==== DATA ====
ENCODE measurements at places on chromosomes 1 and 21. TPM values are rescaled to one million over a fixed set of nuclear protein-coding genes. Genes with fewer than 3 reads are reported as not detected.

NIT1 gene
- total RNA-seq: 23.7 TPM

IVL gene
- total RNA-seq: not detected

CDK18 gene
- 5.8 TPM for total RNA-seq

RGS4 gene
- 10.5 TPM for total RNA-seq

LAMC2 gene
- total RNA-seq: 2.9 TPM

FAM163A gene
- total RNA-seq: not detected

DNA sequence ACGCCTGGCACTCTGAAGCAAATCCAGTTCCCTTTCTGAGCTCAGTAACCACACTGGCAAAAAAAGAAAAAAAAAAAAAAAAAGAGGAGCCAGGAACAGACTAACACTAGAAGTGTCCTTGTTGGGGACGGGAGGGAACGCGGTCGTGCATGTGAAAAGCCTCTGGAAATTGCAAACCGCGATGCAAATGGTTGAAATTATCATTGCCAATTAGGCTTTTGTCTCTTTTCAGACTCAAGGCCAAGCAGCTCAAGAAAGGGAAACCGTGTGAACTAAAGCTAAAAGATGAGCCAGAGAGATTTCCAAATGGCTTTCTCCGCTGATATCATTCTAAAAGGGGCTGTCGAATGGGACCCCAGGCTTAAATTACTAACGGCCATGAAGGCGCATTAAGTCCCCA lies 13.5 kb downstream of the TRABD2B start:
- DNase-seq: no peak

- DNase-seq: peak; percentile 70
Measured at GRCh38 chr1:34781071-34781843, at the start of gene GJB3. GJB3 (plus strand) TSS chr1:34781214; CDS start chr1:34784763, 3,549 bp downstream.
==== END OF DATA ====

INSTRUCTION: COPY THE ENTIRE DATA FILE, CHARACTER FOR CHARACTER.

ENCODE measurements at places on chromosomes 1 and 21. TPM values are rescaled to one million over a fixed set of nuclear protein-coding genes. Genes with fewer than 3 reads are reported as not detected.

NIT1 gene
- total RNA-seq: 23.7 TPM

IVL gene
- total RNA-seq: not detected

CDK18 gene
- 5.8 TPM for total RNA-seq

RGS4 gene
- 10.5 TPM for total RNA-seq

LAMC2 gene
- total RNA-seq: 2.9 TPM

FAM163A gene
- total RNA-seq: not detected

DNA sequence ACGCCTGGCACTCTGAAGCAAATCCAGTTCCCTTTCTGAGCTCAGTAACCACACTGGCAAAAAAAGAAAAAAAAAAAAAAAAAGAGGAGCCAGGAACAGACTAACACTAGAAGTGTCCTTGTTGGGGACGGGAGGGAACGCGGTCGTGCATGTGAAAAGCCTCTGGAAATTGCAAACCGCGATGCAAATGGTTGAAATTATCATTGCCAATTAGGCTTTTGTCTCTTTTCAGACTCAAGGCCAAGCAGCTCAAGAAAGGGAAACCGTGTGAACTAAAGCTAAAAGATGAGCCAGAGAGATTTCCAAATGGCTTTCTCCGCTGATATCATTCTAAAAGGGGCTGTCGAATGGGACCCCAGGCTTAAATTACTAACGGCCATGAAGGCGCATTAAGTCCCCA lies 13.5 kb downstream of the TRABD2B start:
- DNase-seq: no peak

- DNase-seq: peak; percentile 70
Measured at GRCh38 chr1:34781071-34781843, at the start of gene GJB3. GJB3 (plus strand) TSS chr1:34781214; CDS start chr1:34784763, 3,549 bp downstream.